and diglot reading materials (text in both ML and LWC). Un-
fortunately, there are few written reports of these types of
programs, possibly because learning is often informal and
through self-teaching 

 Features of Strong MLE Programs
Sustainable MLE programs can be divided into four general
stages although the length and specific activities of each stage
are context-specific.
Stage 1—Beginning Literacy.
An early emphasis in Stage 1 of children’s (but not adults’)
programs is on oral language development. Children’s ac-
tivities involve talking about familiar people, places and ac-
tivities, singing songs, acting out stories and playing games.
The learners (children and adults) are introduced to reading
and writing in their L1, which is also used as medium of in-
struction (MOI). Curriculum and reading materials are based
on topics that are familiar to the learners and relevant to their
Stage 2—Fluency.
Emphasis now is on gaining fluency in reading and writing
the L1, which is still used as the MOI. Also at this stage, teach-
ers introduce the learners to oral L2 (no reading and writing
Stage 3—Bridging.
As the learners have attained fluency in L1 literacy and are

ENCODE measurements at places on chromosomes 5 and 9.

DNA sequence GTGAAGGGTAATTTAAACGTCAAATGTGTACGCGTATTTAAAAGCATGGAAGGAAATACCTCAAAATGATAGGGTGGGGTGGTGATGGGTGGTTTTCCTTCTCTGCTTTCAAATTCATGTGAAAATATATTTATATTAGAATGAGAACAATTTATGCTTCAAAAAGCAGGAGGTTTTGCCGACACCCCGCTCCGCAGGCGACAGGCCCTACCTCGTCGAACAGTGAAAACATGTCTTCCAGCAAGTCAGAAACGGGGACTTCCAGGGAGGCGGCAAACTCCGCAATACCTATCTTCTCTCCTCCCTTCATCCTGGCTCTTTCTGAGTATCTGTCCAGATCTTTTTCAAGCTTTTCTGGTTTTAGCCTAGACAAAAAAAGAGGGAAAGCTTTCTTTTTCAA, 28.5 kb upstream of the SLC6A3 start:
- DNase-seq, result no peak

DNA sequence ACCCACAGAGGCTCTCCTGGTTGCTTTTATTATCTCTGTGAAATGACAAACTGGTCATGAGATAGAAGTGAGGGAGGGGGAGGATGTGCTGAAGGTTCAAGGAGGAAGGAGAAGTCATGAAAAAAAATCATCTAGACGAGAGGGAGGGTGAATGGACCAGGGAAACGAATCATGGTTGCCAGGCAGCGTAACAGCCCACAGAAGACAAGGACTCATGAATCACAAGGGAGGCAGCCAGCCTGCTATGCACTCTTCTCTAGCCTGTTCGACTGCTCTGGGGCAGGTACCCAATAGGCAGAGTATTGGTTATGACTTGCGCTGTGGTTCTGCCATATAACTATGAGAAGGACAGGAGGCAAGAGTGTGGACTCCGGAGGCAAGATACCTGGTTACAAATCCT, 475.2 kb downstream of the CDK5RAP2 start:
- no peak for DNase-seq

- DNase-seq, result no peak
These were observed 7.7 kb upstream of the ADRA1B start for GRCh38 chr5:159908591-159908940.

gaining confidence in using L2 orally, they begin bridging to
L2 literacy. The duration of the bridging process is determined
by several factors, among them the degree of difference (oral
and written) between L1 and L2, the availability of reading
materials in both languages, the teachers’ educational level
and quality of training and supervision, the availability of
instructional materials that focus on the bridging process and
the age and previous education of the learners. Unfortunately,
this crucial stage is too often implemented without careful
planning, good teacher training or relevant materials. Con-
sequently, this is the point at which MLE programs most fre-
quently fail. Careful attention to the bridging strategy, good
instructional materials and good training and supervision of
the teachers help to ensure that the learners will succeed at